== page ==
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Do I want to exit this relationship or is it the depression talking?

Community Member

I've been with my partner for two years. It's been rocky to say the least. But he has also dazzled me and made me feel wonderful in ways I was pleasantly surprised existed. He's unique, and worships the ground I walk on, despite some of his questionable behaviour from time to time.

I was diagnosed with major depression a month ago. I was not altogether surprised at the diagnosis, but shocked how bad I let myself get. I'm no stranger to the mental health game. My mother has been clinically depressed (along with all the ails that accompany long term depression) for over 15 years. I am not ashamed, I am where I am. But my relationship is not on that page with me.

For the first yyear and four months of our relationship my partner and I did not have sex. I had no idea why. It was his choice, and he refused to tell me why, to trust him that he was sorting it out. We did other things, or he did to me, I wasn't allowed to touch him, felt very teenage to be honest. Eventually, the trust and intimacy issues snuck up on me and for months I wouldn't let him touch me. After a year together, I said I can wait for you but you need to tell me why this is happening or I'm gone. It ended up being something superficial about his penis that an operation would fix. We had sex a few times, even though he hasn't got that operation, months agoago. He also has a drinking problem. Drinks at home every night. He's incredibly insecure.

When I was diagnosed, my gp told me to take all the space I needed and avoid emotional situations which would increase my stress levels. It was liberating. I've spent the past month just doing what I would like to, which consists heavily of being nowhere near my partner.

I feel extremely certain that despite the amazing side to him which is definitely there, albeit hidden under his insecurities for about the past year, I'm too worn out to continue working on Myself and our extremely broken relationship at the same time. I'm far from blameless, ive been cold, distant, all of the text book stuff the posts for supporting partners warn to look out for.

So, at Long last, I don't want to wait for a recovery to begin to make this decision. I have a long road ahead of me. How do I begin to assess whether I want to leave because I'm being textbook depressed, or because at this point leaving serves me better?

If you made it this far thank you so much for reading brevity is not my strong point...

3 Replies 3

Champion Alumni
Champion Alumni
dear DandyLions, I think that you have answered your own question, but firstly I'm sorry about you having depression, but you have to remember that many people just go on with life even if they know that they could be getting some form of depression, because they have this feeling that it won't continue, but that's what this illness does, continue until you are ready to overcome it, and how long this takes no one knows.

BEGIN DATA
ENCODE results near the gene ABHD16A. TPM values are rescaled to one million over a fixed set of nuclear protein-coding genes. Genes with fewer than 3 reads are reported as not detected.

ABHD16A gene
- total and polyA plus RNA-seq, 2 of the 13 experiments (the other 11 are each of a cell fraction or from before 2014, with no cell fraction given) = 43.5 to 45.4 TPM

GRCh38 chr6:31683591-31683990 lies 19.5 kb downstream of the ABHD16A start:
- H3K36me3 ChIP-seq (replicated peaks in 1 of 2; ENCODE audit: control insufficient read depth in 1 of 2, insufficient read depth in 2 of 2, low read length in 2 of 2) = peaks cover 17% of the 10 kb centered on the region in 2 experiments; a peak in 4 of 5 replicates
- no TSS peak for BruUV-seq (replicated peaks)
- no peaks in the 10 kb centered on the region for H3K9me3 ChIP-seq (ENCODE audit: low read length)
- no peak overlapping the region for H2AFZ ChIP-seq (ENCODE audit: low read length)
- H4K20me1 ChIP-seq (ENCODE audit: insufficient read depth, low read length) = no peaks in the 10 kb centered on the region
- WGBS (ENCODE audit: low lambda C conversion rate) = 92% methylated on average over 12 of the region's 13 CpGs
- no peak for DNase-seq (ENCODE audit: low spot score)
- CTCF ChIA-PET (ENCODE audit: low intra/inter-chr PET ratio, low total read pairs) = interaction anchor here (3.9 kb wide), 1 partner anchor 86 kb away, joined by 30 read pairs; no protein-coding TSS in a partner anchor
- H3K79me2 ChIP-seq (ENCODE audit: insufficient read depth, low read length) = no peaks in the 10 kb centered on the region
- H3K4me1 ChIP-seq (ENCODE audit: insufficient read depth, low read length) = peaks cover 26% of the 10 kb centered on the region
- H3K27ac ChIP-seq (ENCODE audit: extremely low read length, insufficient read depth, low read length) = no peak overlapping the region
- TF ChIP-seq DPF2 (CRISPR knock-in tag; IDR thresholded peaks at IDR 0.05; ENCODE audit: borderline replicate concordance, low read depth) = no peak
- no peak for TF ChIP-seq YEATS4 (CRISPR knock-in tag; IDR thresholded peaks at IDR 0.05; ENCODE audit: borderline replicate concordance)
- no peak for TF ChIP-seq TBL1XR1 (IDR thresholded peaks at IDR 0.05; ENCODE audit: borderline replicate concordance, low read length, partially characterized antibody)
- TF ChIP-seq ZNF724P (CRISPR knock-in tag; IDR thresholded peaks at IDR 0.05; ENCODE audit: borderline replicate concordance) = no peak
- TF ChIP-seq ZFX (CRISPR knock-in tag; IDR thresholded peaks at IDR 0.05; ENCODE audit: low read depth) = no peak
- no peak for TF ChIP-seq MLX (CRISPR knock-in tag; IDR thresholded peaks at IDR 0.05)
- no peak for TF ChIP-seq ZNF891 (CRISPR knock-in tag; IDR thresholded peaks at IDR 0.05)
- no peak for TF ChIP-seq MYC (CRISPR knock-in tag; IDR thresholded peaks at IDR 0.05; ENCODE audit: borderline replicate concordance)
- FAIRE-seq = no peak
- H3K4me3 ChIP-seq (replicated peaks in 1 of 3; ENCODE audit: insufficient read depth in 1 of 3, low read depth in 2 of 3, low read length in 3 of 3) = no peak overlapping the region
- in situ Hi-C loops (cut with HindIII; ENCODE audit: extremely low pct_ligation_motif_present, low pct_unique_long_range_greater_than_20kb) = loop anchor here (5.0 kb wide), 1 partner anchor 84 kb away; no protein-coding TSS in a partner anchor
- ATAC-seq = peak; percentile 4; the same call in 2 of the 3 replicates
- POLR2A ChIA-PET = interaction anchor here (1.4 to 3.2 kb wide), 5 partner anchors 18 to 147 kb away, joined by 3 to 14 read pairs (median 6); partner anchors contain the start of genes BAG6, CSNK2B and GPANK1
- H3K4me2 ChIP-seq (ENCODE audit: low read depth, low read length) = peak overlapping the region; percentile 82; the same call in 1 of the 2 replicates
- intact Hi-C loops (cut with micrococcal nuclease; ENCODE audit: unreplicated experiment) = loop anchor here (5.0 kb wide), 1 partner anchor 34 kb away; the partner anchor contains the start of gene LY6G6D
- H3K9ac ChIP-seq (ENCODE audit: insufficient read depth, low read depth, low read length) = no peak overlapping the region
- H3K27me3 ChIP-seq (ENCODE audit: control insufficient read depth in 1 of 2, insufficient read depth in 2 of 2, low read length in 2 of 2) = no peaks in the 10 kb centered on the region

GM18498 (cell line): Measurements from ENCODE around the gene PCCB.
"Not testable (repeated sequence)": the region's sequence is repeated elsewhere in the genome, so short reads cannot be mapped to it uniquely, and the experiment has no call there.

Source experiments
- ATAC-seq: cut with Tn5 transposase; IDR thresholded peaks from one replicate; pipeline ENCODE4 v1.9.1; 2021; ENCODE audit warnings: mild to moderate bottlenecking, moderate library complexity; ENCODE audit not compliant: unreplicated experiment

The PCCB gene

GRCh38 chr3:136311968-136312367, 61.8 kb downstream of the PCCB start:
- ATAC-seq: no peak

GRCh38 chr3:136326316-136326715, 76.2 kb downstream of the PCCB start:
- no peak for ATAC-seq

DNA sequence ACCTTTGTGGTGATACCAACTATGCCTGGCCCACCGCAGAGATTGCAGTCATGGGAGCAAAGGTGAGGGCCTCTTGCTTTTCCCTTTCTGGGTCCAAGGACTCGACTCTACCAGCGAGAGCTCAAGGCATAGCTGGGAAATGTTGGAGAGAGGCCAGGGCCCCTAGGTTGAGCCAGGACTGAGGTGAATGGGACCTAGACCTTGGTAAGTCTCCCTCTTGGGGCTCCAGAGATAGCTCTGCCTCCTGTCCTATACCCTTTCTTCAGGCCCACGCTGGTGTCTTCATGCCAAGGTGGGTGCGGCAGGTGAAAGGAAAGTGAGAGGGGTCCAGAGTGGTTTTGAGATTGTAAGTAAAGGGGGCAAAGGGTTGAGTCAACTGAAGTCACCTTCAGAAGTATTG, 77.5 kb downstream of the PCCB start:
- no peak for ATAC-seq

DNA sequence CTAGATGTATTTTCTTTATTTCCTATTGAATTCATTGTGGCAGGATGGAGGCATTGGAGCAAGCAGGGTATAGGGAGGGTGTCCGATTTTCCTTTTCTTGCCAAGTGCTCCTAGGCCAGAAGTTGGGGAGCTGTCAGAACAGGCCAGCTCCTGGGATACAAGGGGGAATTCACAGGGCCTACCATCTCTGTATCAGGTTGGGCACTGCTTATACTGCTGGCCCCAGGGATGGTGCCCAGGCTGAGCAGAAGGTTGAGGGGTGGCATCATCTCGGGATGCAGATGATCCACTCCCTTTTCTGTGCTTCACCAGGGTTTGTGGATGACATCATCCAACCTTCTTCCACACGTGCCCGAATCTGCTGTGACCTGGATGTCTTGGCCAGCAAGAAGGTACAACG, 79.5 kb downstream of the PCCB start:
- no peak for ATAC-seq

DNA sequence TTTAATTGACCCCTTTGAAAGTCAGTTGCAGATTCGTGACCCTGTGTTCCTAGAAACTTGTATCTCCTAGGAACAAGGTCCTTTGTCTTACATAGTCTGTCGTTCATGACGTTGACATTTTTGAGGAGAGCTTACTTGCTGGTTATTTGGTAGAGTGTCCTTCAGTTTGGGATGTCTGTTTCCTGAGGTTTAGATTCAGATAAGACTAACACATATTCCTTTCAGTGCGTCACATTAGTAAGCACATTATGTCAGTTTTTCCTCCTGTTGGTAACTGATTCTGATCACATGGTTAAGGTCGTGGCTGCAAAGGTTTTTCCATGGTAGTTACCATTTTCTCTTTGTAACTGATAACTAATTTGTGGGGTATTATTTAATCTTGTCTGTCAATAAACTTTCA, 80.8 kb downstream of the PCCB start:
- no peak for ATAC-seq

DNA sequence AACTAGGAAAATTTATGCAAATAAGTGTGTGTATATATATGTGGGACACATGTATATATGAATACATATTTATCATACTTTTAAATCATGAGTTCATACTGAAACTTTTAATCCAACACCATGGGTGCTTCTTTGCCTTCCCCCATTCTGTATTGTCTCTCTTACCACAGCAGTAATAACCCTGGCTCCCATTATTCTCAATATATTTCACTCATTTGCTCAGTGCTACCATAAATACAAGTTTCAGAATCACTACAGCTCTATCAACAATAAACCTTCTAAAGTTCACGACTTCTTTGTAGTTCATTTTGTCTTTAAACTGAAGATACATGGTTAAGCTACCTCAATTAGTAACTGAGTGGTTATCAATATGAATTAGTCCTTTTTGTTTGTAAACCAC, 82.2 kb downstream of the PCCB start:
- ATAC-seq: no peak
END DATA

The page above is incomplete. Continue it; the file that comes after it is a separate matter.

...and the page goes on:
He could be using the alcohol to cope with his problem, but more so this could be a real problem later on if you stay in this relationship.
Your GP has some good advice, however is it possible to avoid emotional situations, well you can when depression controls you, and remember it takes '2 to tango', and I have this feeling that you do want to leave this relationship, which you can do, so that you can get all the possible treatment needed for you to get back on track.
Textbook depression will happen, but don't forget all the other issues associated with being in this relationship, that could add to your book depression, which is going to make it much harder for you to recover.
You know that it could be a long journey because you know what has happened with your mum over these 15 years, but that doesn't mean that it will take you this long to feel better and should not be guided as a template.
You have to do whatever you feel will make you feel better, and if this means taking a break or leaving this relationship then that's what you have to do.
You can't carry two weights at the moment. Geoff. x

Blue Voices Member
Blue Voices Member

Hi DandyLions,

Much as Geoff said, you seem to know what you really want, it's just the admitting it to yourself part that's got you beat. I'm 24, diagnosed with a bunch of things since I was 16, and I've had a long road of rocky relationships that often falter due to my own emotional issues that impede on the relationship. If there's one thing I've learned from it however, it's not wise to have to overburden yourself with other people's problems when you have a bunch of work to do on yourself.

We can't all be as emotionally secure as we'd like, nor can our partners be, but as people with wide emotional spectrums I think there are just certain times when a relationship can be a good thing, and others where it can be a drain. Recovery is about being selfish - we don't deserve the pain we feel and we have to serve ourselves first and foremost or we just risk falling down further. I think you know what to do. It's going to suck but I'd assume you both already have a decent idea of where everything has been heading lately anyway.

You need time and space for yourself. Maybe he needs the same. But it can't be your problem right now.

Community Member

Hi DandyLions,

I think you have made a good decision to leave the relationship. It sounds like you could both benefit from some time apart to work on your seperate issues. The time away from each other will either make you realise that you want to give the relationship another try or that you are happier on your own.

All the best!